Note: This post appeared as a bulletin column for Sunday, October 25, 2020, for St. Michael and St. Albert parishes.
We are less than two weeks from Election Day. Some are looking forward to an end to political ads and debates; some are dreading a contentious aftermath, regardless of the outcome. Maybe you are excited because it’s your first time voting. Maybe you believe this election changes everything. Maybe you wholeheartedly support your candidate, or maybe you are holding your nose to vote against the other guy.
Regardless, it is important to realize that your choice matters. We spend a great deal of time discussing how we should vote, but the act of voting is also critically important. The Catechism of the Catholic Church (CCC) teaches:
“Participation” is the voluntary and generous engagement of a person in social interchange. It is necessary that all participate, each according to his position and role, in promoting the common good. This obligation is inherent in the dignity of the human person. … As far as possible citizens should take an active part in public life.CCC 1913, 1915
Indeed, rationality and free will are the very things that set us apart as persons, and the ability to choose is essential to human dignity:
Every human person, created in the image of God, has the natural right to be recognized as a free and responsible being. All owe to each other this duty of respect. The right to the exercise of freedom, especially in moral and religious matters, is an inalienable requirement of the dignity of the human person.CCC 1738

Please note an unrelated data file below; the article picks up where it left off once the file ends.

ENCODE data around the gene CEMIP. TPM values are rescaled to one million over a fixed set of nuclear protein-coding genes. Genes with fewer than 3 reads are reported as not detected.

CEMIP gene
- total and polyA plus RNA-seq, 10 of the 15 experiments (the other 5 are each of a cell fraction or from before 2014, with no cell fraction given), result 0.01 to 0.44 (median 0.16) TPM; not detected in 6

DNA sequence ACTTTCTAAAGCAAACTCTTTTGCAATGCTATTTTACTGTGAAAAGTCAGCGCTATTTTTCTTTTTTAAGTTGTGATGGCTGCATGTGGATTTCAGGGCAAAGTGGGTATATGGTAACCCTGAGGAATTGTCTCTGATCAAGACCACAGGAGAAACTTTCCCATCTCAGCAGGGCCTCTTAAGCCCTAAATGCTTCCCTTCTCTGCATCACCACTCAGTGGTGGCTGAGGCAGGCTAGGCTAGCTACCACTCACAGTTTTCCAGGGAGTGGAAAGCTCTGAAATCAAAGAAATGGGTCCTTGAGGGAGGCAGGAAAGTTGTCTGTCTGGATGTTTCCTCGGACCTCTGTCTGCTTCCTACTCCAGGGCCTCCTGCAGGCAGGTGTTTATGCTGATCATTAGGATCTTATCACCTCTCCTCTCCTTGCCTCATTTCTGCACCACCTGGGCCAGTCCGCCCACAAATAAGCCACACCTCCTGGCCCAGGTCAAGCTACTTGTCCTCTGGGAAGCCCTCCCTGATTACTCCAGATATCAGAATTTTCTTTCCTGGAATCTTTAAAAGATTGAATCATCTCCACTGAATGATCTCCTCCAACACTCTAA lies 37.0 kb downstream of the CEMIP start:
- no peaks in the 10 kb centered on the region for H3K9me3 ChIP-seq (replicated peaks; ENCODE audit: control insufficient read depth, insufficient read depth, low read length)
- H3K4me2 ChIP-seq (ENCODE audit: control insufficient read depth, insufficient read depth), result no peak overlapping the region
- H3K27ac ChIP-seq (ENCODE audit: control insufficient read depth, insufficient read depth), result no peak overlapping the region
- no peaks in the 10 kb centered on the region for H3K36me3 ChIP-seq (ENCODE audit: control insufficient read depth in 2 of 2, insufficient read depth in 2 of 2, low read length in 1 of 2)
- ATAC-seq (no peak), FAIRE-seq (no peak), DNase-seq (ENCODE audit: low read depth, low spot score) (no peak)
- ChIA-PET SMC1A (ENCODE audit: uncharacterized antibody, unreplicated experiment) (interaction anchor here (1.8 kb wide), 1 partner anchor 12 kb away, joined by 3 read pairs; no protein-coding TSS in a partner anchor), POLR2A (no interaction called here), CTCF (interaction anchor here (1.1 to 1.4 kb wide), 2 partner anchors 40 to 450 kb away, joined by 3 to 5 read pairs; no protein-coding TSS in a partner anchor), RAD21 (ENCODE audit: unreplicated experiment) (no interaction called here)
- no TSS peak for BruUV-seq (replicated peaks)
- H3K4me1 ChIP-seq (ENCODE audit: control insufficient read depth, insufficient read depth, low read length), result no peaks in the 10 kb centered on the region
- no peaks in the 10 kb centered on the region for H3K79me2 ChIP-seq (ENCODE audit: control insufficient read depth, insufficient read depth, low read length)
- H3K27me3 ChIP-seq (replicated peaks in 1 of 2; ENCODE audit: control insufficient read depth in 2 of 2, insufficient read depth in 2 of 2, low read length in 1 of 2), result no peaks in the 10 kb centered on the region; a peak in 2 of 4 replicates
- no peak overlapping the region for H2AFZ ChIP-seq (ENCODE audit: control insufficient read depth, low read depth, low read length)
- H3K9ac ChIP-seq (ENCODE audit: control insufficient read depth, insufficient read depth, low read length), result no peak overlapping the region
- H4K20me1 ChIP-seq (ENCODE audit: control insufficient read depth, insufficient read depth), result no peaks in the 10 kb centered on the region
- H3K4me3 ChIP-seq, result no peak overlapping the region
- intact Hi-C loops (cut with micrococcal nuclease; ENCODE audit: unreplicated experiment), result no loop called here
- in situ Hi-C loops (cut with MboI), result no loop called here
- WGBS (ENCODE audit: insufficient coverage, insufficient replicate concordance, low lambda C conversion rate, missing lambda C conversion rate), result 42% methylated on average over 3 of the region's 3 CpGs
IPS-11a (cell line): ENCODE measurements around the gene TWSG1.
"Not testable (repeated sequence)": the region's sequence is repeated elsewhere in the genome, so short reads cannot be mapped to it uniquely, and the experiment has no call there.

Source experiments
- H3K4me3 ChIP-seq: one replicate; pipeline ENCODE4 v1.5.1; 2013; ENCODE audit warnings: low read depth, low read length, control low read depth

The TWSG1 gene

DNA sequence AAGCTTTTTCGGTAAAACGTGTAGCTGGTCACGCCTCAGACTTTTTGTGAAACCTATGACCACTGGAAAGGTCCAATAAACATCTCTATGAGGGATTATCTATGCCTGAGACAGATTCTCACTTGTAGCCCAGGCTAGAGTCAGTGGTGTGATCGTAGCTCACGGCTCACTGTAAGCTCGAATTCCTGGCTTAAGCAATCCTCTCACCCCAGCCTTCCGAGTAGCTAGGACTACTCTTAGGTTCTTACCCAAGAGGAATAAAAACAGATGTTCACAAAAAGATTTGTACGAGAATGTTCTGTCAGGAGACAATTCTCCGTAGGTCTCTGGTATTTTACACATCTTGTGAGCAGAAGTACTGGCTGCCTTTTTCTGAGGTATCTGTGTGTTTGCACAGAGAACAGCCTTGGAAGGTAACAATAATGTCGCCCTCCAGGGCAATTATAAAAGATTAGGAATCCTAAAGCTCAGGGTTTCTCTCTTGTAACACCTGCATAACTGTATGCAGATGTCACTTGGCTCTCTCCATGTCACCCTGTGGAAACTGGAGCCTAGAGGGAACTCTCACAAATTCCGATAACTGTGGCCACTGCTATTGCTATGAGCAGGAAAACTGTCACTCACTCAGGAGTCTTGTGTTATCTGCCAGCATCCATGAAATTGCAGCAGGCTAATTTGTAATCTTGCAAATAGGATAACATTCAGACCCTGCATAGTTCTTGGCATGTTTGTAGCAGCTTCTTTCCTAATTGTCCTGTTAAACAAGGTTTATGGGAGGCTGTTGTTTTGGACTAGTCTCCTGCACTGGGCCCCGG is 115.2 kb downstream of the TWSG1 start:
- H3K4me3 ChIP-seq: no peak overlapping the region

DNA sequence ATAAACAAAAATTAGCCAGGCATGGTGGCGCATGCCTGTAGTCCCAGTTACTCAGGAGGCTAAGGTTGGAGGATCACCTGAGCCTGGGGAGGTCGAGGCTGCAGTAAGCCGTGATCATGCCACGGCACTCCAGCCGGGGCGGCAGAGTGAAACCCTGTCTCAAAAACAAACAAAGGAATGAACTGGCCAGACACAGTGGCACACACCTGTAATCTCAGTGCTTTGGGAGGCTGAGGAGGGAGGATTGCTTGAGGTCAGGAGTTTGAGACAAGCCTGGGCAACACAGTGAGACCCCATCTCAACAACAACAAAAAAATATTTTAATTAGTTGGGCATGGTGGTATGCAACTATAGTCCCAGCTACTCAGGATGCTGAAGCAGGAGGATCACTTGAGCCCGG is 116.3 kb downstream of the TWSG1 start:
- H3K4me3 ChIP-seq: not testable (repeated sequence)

Christians are sometimes critical of church leaders for not being more directive about elections, parties and candidates. But the act of choosing for ourselves, and the effort required to form our consciences and make a good choice, are critically important, both to society and to our souls. The choice is truly yours, and the struggle is crucial.
So even if you are frustrated with the state of our country or the candidates on the ballot, don’t sit this one out. Dig in, discern and VOTE.
One more thing: Many years ago, I worked with a man who was in a position to endorse political candidates and influence public opinion. His inclination, however, was to support the person he thought would win the election, rather than the candidate who was best for the job.
We are not obligated to pick the winner. Whatever the outcome on November 3, God’s hand is upon His people, and His desire is to bring us home to Him. Indeed, He may call us to vote, and even lose, on principle—to give up everything in order to gain something even greater that only He can foresee.
So form your conscience, make your decision, cast your vote and be at peace. “Put no trust in princes, in children of Adam powerless to save” (Psalm 146:3). Our King is not of this world, and in the end, we answer to Him alone.
Resources for Catholic Voters
- Ascension Presents: The Catholic View on Voting and Politics (video)
- Bishop Robert Barron: Four Principles for Catholics During Election Season (article)
- Minnesota Catholic Conference: 2020 Election Resources (webpage and links)
- US Council of Catholic Bishops: Forming Consciences for Faithful Citizenship (webpage and links)